Inspiration

16 Jan
Recently, I heard word of a literary journal requesting submissions of poems and short fiction for its spring biannual, and decided to give it a shot. Long time followers (all two of them) might recall that I am also a writer. (I outlined the plot of a novel in 2008, and worked at it – albeit sporadically – for more than two years. Sadly, all my work is stuck on a broken jump drive. At my fingertips, but inaccessible, all because of a very small bend in the metal. I haven’t had the heart to start over). The submissions are judged on merit alone, no previous publications or clips required, so why not toss a couple poems and a short story in the pot? But what to write? I needed ideas.
There are, it seems to me, two primary schools of thought about inspiration. First, the “devine spark” theory, the notion that good ideas simply pop into one’s head unbidden. The proverbial light bulb over the head, keep a notepad beside your bed, lightening strike creative jolts that come from either the subconcious or possibly from – dare I say it – thin air.
The second theory is that inspiration not so much God-given as hard-won. These are the authors who schedule writing into their day like a full time job, plunking down in front of their computers and typing, whether or not they have anything to say. The hope is that some of the ideas that come out these work sesssions will be good ones, or will lead to good ones later on.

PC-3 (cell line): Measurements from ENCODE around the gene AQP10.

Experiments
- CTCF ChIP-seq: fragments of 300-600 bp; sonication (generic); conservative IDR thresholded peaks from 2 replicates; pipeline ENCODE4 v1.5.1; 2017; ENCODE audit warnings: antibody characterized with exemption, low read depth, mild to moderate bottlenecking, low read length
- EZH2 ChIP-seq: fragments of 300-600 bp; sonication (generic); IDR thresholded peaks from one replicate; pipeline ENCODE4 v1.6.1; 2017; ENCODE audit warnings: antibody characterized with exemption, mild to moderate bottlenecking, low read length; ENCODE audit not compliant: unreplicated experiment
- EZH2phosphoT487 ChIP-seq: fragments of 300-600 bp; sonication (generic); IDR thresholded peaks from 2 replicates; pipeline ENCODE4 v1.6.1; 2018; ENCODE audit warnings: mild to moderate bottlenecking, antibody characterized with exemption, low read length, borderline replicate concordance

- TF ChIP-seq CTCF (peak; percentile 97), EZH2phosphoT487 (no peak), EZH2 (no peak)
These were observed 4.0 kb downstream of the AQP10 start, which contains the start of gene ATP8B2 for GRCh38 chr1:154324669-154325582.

I wrote a lot of poetry when I was younger, and back then, I held fast to the first (and let’s admit it–much more romantic) notion. And why shouldn’t I? At 14 everything is fodder for a song. I just had so many FEELINGS. I couldn’t think of anything more antithical, not to mention more depressing, that having to write like it’s a job (I mean, isn’t that kind of opposite of the point?).
But at my ripe old age of 29, I’m beginning to hold with theory numero dos. At any rate, I can certainly say that though I had plans to submit a few poems and a short story, here I am two days before the deadline with only one lonely poem to share. Is it because that’s all I have to say? Certainly not. I just never sat down and made myself do it. Perhaps if I had, inspiration would have struck.
Where do you think inspiration comes from?
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